How Long Does the IRS Have to Collect a Tax Debt? NYC Tax Resolution Lawyer Explains

Important Timeframes to Know for IRS Tax Debts: New York City Tax Resolution Lawyer

Under both federal and state law, there are time periods to make any type of claim.  These are known as the statute of limitations period.  If a claim is made outside of the statute of limitations period, the claim cannot be pursued and may be procedurally barred in a court of law.  This includes for IRS tax debt claims.  Like all other claimants, the IRS must also make the claim within the statute of limitations period or otherwise be barred.  Learn about the IRS’ statute of limitations for a tax debt in this post from our New York City tax resolution lawyer.

How Long is the Statute of Limitations for a Tax Debt?

The statute of limitations for a tax debt is 10 years from the date of the debt assessment.  This means that, once the IRS has given a tax assessment against a person, the IRS has 10 years to commence an action to collect those tax debts.  This means that the IRS can also use wage garnishments, liens, and other devices to satisfy the tax debt.  This must be done within 10 years or an action commenced within 10 years.

What Stops the Statute of Limitations from Running?

A stop or pause to the statute of limitations is called a “toll.”  There are several different ways to “toll” the statute of limitations for a tax debt.  These include the following:

  • Appealing the tax assessment;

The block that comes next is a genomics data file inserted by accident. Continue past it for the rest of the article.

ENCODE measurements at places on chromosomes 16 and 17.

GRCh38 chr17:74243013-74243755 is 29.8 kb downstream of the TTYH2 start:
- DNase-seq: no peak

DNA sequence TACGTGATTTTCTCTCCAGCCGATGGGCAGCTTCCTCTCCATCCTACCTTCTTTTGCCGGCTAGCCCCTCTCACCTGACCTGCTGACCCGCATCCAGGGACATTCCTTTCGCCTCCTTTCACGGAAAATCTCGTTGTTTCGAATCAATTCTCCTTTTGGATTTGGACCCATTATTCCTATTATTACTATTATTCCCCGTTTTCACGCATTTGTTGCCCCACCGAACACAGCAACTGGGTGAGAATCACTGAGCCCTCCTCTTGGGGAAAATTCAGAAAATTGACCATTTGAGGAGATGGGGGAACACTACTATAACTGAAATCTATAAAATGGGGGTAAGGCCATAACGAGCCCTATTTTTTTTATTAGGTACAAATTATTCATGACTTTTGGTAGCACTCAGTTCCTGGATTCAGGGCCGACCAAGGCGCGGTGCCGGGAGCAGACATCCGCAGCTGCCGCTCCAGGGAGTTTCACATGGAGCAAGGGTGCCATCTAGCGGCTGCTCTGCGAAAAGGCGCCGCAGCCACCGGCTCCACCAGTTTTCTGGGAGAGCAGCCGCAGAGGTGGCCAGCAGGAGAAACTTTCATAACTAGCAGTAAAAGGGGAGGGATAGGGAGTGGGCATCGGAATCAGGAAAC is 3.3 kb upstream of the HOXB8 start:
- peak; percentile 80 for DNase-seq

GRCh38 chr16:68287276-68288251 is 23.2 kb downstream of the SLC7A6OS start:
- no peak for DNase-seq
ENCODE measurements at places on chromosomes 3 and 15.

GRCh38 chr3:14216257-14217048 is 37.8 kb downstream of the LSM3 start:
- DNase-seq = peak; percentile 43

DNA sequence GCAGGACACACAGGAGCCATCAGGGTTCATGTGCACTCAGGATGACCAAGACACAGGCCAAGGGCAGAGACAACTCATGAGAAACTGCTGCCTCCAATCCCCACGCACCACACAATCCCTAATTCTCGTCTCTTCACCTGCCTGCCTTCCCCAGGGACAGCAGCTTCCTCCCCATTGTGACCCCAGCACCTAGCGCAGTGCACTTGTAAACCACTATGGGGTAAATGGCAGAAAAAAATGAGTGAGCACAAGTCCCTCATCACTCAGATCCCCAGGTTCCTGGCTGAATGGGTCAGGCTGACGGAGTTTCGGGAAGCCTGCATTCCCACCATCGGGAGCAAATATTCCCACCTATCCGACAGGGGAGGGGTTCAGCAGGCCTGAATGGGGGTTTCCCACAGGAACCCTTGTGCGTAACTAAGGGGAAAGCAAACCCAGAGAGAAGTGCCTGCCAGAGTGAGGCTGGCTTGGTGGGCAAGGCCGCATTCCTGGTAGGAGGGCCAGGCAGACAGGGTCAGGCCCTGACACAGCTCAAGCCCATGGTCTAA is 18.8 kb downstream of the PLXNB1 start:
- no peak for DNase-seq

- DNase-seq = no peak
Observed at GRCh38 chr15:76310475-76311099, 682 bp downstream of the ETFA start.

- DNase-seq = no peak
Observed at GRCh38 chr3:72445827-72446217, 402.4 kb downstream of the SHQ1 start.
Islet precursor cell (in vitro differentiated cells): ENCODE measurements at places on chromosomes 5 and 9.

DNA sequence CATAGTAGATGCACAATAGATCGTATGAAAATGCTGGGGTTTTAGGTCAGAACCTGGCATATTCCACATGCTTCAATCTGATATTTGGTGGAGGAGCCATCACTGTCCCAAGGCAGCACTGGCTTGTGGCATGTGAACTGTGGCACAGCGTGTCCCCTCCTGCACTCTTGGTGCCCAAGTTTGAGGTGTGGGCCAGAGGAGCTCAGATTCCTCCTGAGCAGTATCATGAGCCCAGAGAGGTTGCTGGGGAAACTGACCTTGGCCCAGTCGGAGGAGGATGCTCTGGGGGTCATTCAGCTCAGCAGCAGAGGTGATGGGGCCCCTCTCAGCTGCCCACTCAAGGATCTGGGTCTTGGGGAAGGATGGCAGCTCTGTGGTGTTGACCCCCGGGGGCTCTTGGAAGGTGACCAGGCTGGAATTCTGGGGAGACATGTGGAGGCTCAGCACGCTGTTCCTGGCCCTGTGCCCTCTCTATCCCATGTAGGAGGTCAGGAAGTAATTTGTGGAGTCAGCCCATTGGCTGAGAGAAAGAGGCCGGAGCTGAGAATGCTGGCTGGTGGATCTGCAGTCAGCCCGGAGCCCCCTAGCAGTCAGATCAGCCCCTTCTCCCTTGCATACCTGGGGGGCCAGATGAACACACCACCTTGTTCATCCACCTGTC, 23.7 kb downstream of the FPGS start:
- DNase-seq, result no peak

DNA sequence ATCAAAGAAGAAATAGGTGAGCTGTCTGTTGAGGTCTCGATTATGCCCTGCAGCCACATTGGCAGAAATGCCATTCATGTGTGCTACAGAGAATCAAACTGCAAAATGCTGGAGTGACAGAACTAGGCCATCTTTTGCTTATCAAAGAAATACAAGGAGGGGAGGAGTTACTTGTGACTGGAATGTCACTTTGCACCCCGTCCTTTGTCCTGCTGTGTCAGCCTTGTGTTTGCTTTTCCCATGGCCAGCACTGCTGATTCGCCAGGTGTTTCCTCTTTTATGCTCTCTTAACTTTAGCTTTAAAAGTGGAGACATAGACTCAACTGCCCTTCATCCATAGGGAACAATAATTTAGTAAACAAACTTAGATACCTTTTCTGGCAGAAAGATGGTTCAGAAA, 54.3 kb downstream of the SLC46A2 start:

• Filing for bankruptcy and getting an automatic stay;
  • Making an offer in compromise;
  • Commencing a lawsuit against the IRS for the tax assessment at issue;
  • Requesting a due process hearing;
  • Entering into an installment agreement which expressly provides the statute of limitations will toll or pause; and
  • Entering into an agreement with the IRS to toll the statute of limitations (i.e., to investigate whether the debt actually exists).

When the Statute of Limitations does NOT Apply

If the tax assessment is derived from a false filing or fraudulent filing, there is no statute of limitations to collect the tax debt.  This means that if a person is trying to evade taxes or take other willful attempts to evade the tax debt, the IRS will be permitted to seek compensation indefinitely and take as long as necessary to recover all compensation.

The Timeframe to Recover an IRS Tax Debt Can be a Defense in Your Claim

If you have been hunted by the IRS for over 10 years for a tax debt, you may be able to use the statute of limitations as a defense to wipe your remaining liability clean.  There is a lot that goes into tax resolution and it can be a complicated maze with many pitfalls.  Call our experienced attorneys at SAMUEL & STEIN today to learn how we can help you successfully navigate this matrix of tax laws and achieve financial freedom by dialing (646) 480-2149 or use the convenient “Evaluate Now” box on our webpage.  Together we can help answer your questions and protect your rights.

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